Why did Referendum 1, which would have imposed a 20-cent fee on disposable shopping bags in Seattle, fail so decisively? Supporters blame the economic climate, political circumstances and the deep pockets of their foes, while opponents say it was simply not the right approach to urge environmental protection.
A 20-cent fee on disposable shopping bags might have seemed the kind of thing environmentally minded Seattle would embrace, but as Tuesday’s election proved, the fee was far from in the bag.
Voters dealt Referendum 1 a resounding defeat, with the latest tally showing 57 percent opposing the city’s plan to require supermarkets, drugstores and convenience stores to charge the fee for each paper or plastic bag provided to shoppers.
Why did the measure fail so decisively? Supporters blame the economic climate, political circumstances and the deep pockets of their foes, funded to the tune of $1.4 million by the Virginia-based American Chemistry Council, which represents the plastics industry.
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Opponents say it was simply a misguided effort.
“The results confirm what the coalition has said from the beginning,” said Adam Parmer of the Coalition to Stop the Seattle Bag Tax. “It was a costly and unnecessary tax. … I think you saw Seattle voters saying this was not the right approach to protecting our environment.”
The aim of an ordinance passed by the Seattle City Council last year was to encourage consumers to reduce environmental waste by carting their groceries out in recycled grocery bags or reusable totes. The American Chemistry Council gathered enough signatures to put the ordinance up for public vote.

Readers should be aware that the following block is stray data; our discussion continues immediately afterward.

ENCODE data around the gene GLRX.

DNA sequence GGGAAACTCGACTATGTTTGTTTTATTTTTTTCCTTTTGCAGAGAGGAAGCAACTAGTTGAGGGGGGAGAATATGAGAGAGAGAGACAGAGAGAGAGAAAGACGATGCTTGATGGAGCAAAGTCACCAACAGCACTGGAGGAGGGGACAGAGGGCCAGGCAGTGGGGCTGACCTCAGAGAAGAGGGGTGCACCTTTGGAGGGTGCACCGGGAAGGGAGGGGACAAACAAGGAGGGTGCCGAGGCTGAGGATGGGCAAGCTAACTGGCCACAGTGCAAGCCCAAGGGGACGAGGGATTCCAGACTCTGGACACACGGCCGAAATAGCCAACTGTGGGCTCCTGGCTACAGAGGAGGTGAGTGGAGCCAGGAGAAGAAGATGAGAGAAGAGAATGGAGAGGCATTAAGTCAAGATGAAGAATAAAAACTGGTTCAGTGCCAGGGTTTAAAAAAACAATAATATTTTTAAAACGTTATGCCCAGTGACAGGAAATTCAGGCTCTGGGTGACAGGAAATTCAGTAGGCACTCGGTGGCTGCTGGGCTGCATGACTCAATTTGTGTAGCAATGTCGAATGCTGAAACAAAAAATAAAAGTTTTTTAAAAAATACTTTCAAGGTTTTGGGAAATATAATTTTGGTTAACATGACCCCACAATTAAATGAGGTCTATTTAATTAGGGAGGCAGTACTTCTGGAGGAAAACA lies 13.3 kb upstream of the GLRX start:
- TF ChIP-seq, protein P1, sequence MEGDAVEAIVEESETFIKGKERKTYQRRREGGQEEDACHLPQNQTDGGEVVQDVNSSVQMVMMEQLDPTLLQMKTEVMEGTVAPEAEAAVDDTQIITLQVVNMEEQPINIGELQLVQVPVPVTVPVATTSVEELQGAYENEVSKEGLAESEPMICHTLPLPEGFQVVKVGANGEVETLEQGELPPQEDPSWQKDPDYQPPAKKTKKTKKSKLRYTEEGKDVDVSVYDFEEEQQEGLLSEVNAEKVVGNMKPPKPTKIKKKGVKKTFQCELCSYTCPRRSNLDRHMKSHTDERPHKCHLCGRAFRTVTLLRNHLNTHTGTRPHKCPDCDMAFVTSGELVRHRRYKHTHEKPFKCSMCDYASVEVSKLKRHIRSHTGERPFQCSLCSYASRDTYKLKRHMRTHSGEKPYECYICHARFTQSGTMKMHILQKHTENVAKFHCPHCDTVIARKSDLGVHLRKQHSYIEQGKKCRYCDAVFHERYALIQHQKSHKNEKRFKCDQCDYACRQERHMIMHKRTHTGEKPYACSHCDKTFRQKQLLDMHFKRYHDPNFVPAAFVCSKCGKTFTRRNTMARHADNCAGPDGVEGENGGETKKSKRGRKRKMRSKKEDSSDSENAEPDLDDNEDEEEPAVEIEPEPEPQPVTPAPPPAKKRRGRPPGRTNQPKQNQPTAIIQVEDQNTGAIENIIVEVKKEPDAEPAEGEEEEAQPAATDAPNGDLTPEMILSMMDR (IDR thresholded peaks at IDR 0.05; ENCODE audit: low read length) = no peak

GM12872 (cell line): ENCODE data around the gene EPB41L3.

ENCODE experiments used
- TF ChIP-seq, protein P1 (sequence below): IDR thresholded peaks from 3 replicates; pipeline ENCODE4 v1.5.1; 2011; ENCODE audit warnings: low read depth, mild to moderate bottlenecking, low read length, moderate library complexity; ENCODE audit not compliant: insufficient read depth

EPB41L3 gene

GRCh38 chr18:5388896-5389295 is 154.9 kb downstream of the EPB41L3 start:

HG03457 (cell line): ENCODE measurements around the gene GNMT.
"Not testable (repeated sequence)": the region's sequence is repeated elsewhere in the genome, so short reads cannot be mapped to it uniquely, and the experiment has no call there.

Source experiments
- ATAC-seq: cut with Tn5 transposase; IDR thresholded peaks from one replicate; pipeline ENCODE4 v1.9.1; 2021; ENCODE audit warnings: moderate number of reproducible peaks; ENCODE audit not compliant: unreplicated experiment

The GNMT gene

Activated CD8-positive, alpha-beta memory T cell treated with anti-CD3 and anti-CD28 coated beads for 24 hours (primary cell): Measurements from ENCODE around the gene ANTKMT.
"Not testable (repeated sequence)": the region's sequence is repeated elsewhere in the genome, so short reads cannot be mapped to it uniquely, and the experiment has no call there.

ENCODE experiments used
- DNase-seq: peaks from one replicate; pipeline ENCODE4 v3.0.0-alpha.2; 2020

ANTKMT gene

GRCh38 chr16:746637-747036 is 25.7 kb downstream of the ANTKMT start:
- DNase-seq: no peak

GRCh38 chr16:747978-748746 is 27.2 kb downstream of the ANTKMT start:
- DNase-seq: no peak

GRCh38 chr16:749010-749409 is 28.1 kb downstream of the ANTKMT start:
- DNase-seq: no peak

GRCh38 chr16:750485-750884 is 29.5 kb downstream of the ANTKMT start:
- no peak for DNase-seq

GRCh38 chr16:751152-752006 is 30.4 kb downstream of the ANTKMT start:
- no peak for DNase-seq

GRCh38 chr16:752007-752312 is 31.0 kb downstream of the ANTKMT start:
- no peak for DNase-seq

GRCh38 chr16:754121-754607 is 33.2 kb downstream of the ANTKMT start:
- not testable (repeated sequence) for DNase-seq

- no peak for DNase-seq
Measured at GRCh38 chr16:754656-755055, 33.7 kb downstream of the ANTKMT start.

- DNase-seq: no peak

Brady Montz, a spokesman for the pro-fee Green Bag Campaign and chair of the Sierra Club’s Seattle group, said the campaign was hurt by a busy election year that divided the environmentalists’ house against itself, crippling efforts to take on such a well-funded opponent.
“There were so many things for people to be working on. … A lot of people who would have been working together on the campaign were fighting against each other,” he said.
But political consultant Blair Butterworth wonders whether campaign strategists were overly comforted by the council’s heavy support for the measure. Only mayoral candidate Jan Drago, for whom Butterworth consulted during the recent campaign, opposed it.
“I didn’t see much of a campaign myself,” he said. “And when it became visible, it was whining about the petrochemical industry. It seems like at the end, it was more about who was opposing it than dealing with some of the issues raised.”
Environmentalists, he said, are sometimes accused of insensitivity to economic issues, and such criticism may have undermined the campaign, he said. “There was a bit of the effete about the proposal and the people defending it,” Butterworth said. “They were saying, it doesn’t matter, it’s only a little bit of money.”
In that sense, he said, it was badly timed, coming amid such economic angst. “This is the wrong time to be adding a cost,” he said. “A number of people may have felt, why don’t we try doing it voluntarily, without a penalty?”
Parmer, of the anti-fee coalition, agreed. “Voters don’t respond well to punitive taxes trying to force their hand on certain issues. … I think it felt heavy-handed,” he said.
Montz said the campaign coalesced regardless of the challenges. Despite the defeat, he said, volunteers were stirred to action, and awareness was raised.
“I think we did what we could do,” he said. “The fact that they spent $1.5 million and we got 42 percent is actually pretty good.”
Marc Ramirez: 206-464-8102 or email@example.com